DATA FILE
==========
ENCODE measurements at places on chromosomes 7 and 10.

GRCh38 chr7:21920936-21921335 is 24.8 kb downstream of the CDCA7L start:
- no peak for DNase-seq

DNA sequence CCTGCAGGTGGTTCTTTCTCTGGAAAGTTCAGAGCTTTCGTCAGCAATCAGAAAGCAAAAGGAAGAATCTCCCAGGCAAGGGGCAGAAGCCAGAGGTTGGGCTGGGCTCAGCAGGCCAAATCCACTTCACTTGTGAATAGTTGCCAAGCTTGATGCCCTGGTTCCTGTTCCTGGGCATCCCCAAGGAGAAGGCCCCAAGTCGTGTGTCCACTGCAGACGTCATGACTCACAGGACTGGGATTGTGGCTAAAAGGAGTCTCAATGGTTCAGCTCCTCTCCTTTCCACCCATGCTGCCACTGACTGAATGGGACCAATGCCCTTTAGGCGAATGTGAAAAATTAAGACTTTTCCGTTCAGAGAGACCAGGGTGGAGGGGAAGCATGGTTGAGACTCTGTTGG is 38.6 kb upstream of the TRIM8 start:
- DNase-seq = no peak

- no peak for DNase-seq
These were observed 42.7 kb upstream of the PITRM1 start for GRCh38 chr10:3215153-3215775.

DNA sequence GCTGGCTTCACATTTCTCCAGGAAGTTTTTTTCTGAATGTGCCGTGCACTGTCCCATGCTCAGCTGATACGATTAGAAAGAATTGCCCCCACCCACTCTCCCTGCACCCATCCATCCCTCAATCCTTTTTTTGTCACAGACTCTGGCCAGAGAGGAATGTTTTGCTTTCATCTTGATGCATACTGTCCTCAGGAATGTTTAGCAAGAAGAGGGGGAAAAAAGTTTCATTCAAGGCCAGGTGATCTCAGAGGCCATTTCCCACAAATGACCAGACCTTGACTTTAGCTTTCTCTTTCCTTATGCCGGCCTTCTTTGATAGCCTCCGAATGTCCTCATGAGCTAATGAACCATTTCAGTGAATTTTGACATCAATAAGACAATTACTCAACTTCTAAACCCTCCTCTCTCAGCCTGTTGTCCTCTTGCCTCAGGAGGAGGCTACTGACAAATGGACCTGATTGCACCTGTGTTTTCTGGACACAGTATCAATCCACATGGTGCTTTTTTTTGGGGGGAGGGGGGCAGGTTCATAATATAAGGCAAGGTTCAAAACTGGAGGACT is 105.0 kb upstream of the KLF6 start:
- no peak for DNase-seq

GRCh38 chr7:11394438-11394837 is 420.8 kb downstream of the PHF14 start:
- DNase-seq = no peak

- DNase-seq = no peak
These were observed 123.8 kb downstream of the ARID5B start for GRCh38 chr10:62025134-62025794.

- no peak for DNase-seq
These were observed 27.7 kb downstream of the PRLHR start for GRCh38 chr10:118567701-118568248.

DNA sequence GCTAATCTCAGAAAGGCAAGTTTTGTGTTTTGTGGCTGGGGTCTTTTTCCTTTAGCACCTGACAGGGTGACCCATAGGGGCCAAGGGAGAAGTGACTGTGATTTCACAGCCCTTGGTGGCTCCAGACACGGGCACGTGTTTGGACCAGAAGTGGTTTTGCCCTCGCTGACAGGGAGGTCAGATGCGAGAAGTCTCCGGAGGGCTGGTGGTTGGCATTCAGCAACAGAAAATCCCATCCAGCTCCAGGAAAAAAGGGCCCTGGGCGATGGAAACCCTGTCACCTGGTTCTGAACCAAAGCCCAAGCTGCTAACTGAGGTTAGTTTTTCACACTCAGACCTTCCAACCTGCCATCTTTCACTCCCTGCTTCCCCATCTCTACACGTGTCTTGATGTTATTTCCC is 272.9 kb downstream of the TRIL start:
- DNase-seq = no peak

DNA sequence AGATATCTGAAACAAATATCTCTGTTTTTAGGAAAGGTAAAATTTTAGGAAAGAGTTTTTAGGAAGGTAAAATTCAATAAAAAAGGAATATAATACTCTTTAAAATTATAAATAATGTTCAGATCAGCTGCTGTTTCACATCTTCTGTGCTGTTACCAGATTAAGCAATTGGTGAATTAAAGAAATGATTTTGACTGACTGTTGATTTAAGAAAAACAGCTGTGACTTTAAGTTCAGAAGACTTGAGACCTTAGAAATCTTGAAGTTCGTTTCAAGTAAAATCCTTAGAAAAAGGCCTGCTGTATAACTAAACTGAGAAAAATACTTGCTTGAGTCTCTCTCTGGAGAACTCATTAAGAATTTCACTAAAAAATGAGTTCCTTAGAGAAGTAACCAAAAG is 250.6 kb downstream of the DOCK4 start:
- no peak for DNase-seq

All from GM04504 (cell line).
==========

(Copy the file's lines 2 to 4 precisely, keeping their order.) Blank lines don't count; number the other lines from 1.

GRCh38 chr7:21920936-21921335 is 24.8 kb downstream of the CDCA7L start:
- no peak for DNase-seq

DNA sequence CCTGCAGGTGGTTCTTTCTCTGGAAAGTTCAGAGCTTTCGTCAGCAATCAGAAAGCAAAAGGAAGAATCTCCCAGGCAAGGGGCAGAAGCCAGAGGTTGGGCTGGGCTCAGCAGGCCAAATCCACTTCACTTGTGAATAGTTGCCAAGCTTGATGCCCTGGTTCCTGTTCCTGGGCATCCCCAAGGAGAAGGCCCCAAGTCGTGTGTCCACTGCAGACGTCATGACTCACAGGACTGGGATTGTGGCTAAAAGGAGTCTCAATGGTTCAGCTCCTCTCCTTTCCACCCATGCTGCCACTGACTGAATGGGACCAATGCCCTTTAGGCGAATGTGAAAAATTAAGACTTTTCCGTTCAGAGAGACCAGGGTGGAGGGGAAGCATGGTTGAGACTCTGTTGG is 38.6 kb upstream of the TRIM8 start: